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Scientists Decode and Rewire Bacterial Communication Pathways

NEW YORK (GenomeWeb News) – A team of scientists has worked out the mechanisms that confer specificity when bacteria decipher and communicate messages from the outside world — and has found a way to start rewiring these pathways.
 
In a paper appearing online in Cell today, researchers from the Massachusetts Institute of Technology and the University of Pennsylvania looked for telltale amino acid changes in communication proteins from almost 200 bacterial genomes. In doing so, they not only determined how the communication networks maintain specificity, but also found a way to circumvent some pathways and, instead, activate others. That approach, they suggest, could bolster the use of genetically engineered bacteria in synthetic signaling circuits.
 
In general, bacteria identify and react to signals in the outside world using what’s called a two-component transduction system. In this system, a group of proteins called histidine kinases receives signals from the environment and activates another set of proteins called response regulators, which then pass on the signal.
 
But various histidine kinases tend to closely resemble one another, as do different response regulators. That raises questions about how members of kinase-regulator pairs recognize one another without accidentally activating the wrong pathway. And to date no one has come up with the sort of high-resolution protein structure of interacting pairs that would reveal such substrate specificity.
 
For this paper, the team, led by MIT biologist Michael Laub, decided to take another tack. They looked for signaling specificity using amino acid covariation analysis. Because mutations that change a histidine kinase’s interactions likely coincide with corresponding changes in its response receptor, the team speculated that looking for amino acid variation would reveal residues involved in signaling specificity.
 
“As specificity in two-component signaling systems relies on the precise molecular recognition between cognate pairs, a set of amino acids must exist that confers specificity on the interaction,” Laub and his team wrote.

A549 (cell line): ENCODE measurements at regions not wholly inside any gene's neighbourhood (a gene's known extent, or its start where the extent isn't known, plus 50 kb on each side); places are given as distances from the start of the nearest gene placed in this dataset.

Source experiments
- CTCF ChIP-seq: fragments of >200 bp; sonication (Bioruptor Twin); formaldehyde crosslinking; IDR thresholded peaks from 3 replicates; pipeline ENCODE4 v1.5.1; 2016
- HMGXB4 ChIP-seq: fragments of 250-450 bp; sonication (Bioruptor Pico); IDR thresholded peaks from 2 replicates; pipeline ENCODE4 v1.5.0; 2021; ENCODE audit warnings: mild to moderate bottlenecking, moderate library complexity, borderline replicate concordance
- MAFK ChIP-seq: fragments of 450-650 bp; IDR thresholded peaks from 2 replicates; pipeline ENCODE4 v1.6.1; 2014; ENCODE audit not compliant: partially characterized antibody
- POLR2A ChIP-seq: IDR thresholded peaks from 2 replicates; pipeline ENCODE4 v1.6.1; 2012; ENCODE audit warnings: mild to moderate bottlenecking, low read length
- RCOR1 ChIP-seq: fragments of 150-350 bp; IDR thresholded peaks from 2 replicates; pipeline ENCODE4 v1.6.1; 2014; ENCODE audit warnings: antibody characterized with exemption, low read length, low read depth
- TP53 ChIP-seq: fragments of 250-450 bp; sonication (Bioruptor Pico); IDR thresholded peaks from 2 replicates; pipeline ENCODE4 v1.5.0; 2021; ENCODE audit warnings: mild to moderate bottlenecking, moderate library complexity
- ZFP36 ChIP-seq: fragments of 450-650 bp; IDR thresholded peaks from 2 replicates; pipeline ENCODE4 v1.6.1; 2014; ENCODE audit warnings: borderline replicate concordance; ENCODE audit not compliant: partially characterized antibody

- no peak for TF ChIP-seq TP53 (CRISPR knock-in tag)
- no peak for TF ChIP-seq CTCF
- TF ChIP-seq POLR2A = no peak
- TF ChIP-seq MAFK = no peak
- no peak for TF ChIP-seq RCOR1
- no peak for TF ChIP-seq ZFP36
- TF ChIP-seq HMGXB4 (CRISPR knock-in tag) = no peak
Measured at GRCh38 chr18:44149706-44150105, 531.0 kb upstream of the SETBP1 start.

Since kinase-regulator pairs are typically encoded on the same operon, the researchers were able to treat each pair as one sequence, aligning it against similar pairs in almost 200 bacterial genomes. Based on their analysis of roughly 1,300 kinase-regulator pairs, Laub and his colleagues were able to predict which part of the histidine kinase mediates its specificity.
 
They found that by swapping out histidine kinase domains, they could actually switch the signaling pathways activated by a kinase — a result they verified in Escherichia coli cells using fluorescent proteins as reporters.
 
That opens up new possibilities for engineering bacteria that respond in specific ways to specific stimuli. For instance, in a statement issued today, Laub suggested that this type of tinkering could one day let scientists create bio-indicator bacteria that glow when exposed to defined pollutants.
 
Still, the team noted, for future studies having information about histidine kinase structures will likely supplement information gleaned from the type of covariation analysis used here.
 
“[W]e anticipate that a similar, rational rewiring of other histidine kinases will be possible by using the design approach developed here,” the authors wrote, adding, “Our results demonstrate that the analysis of amino acid covariation in large, multiple sequence alignments can effectively guide the identification of specificity determinants in protein-protein interactions.”
 

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